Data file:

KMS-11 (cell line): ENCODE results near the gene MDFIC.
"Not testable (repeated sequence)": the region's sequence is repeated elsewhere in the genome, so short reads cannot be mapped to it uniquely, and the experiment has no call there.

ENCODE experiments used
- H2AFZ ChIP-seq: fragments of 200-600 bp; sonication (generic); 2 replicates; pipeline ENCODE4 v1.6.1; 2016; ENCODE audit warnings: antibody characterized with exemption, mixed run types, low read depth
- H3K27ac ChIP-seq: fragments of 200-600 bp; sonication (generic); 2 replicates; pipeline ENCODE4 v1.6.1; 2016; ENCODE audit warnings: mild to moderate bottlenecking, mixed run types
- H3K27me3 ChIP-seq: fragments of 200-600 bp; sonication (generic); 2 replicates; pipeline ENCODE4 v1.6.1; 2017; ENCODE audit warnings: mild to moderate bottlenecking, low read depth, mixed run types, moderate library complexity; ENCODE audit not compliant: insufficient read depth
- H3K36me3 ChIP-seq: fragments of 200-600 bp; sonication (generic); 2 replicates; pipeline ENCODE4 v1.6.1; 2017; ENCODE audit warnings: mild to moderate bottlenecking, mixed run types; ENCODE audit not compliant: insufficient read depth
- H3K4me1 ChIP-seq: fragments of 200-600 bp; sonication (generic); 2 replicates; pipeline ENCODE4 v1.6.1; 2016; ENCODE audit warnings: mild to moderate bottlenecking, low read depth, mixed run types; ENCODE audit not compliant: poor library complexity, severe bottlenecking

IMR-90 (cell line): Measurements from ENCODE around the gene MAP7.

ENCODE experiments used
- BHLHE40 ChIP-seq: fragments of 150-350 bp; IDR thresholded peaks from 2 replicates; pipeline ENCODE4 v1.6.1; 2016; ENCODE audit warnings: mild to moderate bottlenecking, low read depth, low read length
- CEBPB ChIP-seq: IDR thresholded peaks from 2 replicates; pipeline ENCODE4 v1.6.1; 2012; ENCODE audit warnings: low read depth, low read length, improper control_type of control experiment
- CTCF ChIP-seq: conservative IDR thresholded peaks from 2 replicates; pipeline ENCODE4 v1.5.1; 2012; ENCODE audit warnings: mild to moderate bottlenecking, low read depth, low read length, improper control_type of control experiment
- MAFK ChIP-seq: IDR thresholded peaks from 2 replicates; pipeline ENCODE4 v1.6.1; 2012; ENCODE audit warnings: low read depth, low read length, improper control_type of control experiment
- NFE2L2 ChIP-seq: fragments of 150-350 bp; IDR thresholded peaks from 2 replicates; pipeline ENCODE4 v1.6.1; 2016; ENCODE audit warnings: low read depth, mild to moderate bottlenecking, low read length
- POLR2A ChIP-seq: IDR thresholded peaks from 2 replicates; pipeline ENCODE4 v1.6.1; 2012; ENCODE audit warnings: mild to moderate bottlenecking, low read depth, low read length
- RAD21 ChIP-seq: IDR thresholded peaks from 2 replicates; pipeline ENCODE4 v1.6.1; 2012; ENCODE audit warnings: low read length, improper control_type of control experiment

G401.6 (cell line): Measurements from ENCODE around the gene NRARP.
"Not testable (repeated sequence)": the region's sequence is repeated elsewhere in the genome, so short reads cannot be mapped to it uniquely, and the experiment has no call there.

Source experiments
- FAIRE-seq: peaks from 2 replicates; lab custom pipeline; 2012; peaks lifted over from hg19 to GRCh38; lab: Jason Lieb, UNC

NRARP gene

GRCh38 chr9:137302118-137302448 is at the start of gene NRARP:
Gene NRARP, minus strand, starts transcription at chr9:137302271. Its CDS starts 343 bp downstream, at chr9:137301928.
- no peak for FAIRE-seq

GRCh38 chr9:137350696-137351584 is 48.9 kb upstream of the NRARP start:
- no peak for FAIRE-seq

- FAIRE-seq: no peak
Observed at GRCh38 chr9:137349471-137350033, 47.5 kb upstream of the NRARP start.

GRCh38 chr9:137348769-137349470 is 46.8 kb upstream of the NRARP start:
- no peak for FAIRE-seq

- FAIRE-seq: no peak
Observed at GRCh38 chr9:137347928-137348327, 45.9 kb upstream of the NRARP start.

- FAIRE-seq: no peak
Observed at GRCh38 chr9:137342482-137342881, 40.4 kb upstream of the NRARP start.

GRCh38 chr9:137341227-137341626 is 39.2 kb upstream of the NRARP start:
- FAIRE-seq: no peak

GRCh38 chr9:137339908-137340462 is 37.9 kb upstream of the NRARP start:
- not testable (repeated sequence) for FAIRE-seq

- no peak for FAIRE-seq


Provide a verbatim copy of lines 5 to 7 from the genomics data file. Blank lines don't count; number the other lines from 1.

- H3K27ac ChIP-seq: fragments of 200-600 bp; sonication (generic); 2 replicates; pipeline ENCODE4 v1.6.1; 2016; ENCODE audit warnings: mild to moderate bottlenecking, mixed run types
- H3K27me3 ChIP-seq: fragments of 200-600 bp; sonication (generic); 2 replicates; pipeline ENCODE4 v1.6.1; 2017; ENCODE audit warnings: mild to moderate bottlenecking, low read depth, mixed run types, moderate library complexity; ENCODE audit not compliant: insufficient read depth
- H3K36me3 ChIP-seq: fragments of 200-600 bp; sonication (generic); 2 replicates; pipeline ENCODE4 v1.6.1; 2017; ENCODE audit warnings: mild to moderate bottlenecking, mixed run types; ENCODE audit not compliant: insufficient read depth